“On a small scale, Titanic Thompson is an American legend. I say on a small scale, because an overpowering majority of the public has never heard of him. That is the way Titanic likes it. He is a professional gambler. He has sometimes been called the gambler’s gambler.”
“In 1981, with a computer built into my shoe, I walked into a Las Vegas casino and beat the house.”
How a high-stakes poker game that started at Tobey Maguire’s house became part of a $100 million gambling and money-laundering operation orchestrated by the Russian mob.
How a longtime gambling addict and a small band of his cronies manipulated both the game and betting exchanges from a tiny Berlin cafe, going as far as buying ownerships of teams in order to insure their failure.
Bob Voulgaris and his math prodigy sidekick attempt to create the perfect betting algorithm.
How Singaporean mobster Tan Seet Eng, aka Dan Tan, and a global network of fixers influenced as many 680 soccer matches at the highest levels.
On William Cockford and his 1800s gambling hall in London, where much of the British aristocracy lost its fortune.
On the evening of November 7th 1974, the 7th Earl of Lucan, an inveterate gambler and Backgammon champion with a taste for power boats, snuck into his estranged wife’s basement. He then bludgeoned their nanny with a lead pipe and placed her in a canvas sack, before attempting to murder his wife. Recognizing his voice, she convinced him that she could him escape, then slipped out a bathroom window. Lord Lucan was never seen again.
“Strong-arm methods, including murder, are common in the illicit narcotics traffic. After a major international narcotics ring was broken up last year, two of the- twenty-four defendants were murdered before completion of the trial. One was shot down in the Bronx; the burned body of the other was found near Rochester, New York. The business executive, factory worker, and housewife never encounter the seamy side, but this is what their bets are financing. Again I ask, Is this really the way the American people want it to be?”
Catching “the world’s most prolific criminal fixer of soccer matches.”
Attending the two-day-long “Crap$ 101” course, where aspiring craps players learn the Golden Touch system of betting, visualize dice tosses, and pursue the elusive “controlled throw.”
A writer’s trip home to Hot Springs, Arkansas, and the racetrack inextricably linked with the histories of his family and his hometown.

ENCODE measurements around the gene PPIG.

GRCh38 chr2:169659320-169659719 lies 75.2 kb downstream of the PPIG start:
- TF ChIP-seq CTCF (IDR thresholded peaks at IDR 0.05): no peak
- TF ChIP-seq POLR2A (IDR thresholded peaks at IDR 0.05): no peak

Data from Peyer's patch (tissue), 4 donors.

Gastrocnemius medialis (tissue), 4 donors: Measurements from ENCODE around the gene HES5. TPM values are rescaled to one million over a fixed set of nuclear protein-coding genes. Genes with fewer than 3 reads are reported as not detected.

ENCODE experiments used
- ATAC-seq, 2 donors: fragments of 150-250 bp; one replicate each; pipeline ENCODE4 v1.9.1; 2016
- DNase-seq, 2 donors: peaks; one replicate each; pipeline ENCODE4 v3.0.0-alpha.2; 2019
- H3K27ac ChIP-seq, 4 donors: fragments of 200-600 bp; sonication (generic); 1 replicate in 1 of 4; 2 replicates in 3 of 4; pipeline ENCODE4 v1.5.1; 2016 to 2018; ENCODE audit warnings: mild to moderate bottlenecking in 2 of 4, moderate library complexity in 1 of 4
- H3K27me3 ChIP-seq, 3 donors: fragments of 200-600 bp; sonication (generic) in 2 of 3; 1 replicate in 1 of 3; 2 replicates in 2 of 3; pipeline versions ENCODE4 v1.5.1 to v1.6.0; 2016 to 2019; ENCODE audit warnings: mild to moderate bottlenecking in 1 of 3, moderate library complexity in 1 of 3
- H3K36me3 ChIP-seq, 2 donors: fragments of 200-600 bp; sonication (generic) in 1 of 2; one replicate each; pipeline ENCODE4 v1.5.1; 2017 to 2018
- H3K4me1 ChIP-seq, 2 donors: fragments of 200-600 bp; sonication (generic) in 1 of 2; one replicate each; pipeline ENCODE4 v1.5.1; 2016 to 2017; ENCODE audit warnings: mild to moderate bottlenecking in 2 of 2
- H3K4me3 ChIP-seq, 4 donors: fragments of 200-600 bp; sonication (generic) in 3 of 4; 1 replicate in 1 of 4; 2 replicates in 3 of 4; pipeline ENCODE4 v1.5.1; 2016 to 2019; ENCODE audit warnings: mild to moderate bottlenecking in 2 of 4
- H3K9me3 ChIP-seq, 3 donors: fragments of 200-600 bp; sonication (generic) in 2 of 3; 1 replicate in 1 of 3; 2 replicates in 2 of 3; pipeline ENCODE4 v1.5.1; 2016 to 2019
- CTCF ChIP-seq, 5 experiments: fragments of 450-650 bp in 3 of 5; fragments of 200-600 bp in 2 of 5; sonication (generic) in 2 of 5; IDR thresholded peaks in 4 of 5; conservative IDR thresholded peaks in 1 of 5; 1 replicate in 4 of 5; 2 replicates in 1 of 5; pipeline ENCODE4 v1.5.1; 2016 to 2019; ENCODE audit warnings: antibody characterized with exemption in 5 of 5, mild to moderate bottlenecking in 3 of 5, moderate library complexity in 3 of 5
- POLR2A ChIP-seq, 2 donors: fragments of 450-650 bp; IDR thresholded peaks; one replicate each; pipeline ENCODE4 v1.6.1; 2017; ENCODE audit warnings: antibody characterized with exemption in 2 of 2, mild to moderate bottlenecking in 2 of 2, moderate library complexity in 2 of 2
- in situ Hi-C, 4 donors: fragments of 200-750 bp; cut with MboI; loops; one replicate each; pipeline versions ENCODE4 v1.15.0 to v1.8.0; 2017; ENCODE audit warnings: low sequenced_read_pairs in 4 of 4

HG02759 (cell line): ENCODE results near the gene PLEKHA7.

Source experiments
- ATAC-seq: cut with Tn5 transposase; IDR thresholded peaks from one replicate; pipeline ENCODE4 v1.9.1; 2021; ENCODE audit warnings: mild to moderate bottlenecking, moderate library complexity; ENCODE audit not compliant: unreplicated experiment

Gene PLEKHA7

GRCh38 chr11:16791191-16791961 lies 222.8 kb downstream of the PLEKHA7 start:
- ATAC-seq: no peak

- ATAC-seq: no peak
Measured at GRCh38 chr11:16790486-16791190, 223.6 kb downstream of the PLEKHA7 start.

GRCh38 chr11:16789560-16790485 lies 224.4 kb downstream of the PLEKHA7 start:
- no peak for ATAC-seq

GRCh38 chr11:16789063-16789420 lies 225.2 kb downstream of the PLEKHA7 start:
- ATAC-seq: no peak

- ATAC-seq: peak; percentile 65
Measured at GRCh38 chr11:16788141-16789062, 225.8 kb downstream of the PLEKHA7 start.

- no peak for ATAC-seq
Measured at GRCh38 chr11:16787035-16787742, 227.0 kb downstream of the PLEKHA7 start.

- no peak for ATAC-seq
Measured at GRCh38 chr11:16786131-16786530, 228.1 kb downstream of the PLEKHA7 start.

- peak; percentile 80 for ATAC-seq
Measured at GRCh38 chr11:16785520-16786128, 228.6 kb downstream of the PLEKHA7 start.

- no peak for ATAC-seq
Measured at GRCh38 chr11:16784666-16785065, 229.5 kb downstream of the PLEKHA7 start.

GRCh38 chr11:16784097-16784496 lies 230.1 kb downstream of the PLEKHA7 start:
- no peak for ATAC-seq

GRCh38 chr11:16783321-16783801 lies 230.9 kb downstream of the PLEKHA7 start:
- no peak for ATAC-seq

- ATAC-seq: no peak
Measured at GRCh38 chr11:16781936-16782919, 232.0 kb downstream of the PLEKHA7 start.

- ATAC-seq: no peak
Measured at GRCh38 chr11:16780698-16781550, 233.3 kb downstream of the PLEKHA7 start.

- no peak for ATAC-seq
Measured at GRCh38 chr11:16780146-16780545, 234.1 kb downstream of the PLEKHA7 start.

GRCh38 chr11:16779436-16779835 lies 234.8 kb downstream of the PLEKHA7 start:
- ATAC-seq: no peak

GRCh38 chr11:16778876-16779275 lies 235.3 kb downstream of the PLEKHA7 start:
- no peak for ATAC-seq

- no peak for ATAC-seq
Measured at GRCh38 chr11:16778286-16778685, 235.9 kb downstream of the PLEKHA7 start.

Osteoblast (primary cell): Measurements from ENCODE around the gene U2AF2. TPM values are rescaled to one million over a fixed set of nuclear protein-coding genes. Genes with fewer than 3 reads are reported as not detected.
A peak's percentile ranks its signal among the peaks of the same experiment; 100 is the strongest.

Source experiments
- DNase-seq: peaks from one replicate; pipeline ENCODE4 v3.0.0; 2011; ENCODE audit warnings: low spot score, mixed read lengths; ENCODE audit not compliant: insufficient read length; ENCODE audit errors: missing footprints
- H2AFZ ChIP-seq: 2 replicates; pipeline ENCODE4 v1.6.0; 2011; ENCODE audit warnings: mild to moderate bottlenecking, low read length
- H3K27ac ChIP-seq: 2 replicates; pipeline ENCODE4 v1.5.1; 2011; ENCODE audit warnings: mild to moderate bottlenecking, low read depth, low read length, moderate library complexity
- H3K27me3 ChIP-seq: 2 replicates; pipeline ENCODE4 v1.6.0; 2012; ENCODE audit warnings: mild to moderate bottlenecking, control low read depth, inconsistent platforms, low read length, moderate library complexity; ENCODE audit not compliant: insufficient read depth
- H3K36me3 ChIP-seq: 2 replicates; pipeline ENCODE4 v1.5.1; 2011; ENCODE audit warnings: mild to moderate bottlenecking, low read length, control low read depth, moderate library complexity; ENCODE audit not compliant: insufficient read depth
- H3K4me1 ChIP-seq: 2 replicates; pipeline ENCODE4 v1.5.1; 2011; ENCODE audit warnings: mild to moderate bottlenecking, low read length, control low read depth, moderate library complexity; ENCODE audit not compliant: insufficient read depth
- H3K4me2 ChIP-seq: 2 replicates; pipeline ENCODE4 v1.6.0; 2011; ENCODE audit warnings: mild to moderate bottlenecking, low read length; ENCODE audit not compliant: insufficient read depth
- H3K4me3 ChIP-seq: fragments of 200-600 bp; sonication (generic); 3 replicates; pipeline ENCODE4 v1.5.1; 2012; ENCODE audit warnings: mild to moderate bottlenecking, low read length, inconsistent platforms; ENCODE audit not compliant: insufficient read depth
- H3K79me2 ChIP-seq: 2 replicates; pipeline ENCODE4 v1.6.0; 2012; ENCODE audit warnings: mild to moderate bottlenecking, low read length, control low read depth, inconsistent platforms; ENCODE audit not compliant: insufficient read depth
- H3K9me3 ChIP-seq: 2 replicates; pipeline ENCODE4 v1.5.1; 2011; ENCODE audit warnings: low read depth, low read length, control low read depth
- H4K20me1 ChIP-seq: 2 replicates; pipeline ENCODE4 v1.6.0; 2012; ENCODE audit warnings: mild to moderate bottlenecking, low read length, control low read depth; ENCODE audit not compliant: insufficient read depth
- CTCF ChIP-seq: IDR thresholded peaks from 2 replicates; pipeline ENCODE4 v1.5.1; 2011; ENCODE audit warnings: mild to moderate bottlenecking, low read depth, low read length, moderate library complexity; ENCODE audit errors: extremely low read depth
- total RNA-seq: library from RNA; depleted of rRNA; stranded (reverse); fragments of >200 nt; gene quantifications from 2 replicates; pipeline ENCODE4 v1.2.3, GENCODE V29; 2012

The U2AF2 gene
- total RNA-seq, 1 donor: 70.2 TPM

How Don Johnson won $15 million playing blackjack over a four-month period.
How the world’s biggest casino ran out of luck.
On playing chess and waiting to get arrested.
Live from the World Series of Poker.
The story of a small Latvian counterfeiting business that got far too big for its own good.
How slot machines snuck into the mall, along with money laundering, bribery, shootouts, and billions in profits.
Basketball is considered one of the most difficult sports to effectively bet on, therefore gamblers like Haralabos Voulgaris who make a handsome living on NBA lines are a rare breed, whose knowledge of the game and personal statistical databases rival most of the league’s front-offices’.
A profile of 21-year-old Dan Cates, who made $5.5 million playing 145,215 hands in 2010.
After the 1919 Black Sox scandal, Ring Lardner, America’s first great sportswriter, walked away from the game.
“I’m not the kind of guy who hears voices. But that night, as I passed the station, I heard a little voice coming from the back of my head…‘If you do it that way, if you use that algorithm, there will be a flaw. The game will be flawed. You will be able to crack the ticket. You will be able to plunder the lottery.’”
How Cantor Fitzgerald is bringing the principles of day trading to sports betting in Vegas.
A story of gambling addiction, in seven parts.
How a card-counting former meteorologist from Las Vegas made the first perfect Showcase bid in the 38-year history of The Price Is Right.
In 2007, Harrah’s made 5.6% of its total Las Vegas revenue off of a single person: Terrance Watanabe.
The lonesome death of Arnold Rothstein, notorious gambler, inspiration for a the character Meyer Wolfsheim in The Great Gatsby, alleged fixer of the 1916 World Series, opiate importation pioneer, mobster and Jew.
The dark secret life of The Great Zucchini, Washington D.C.’s most sought after children’s birthday party entertainer.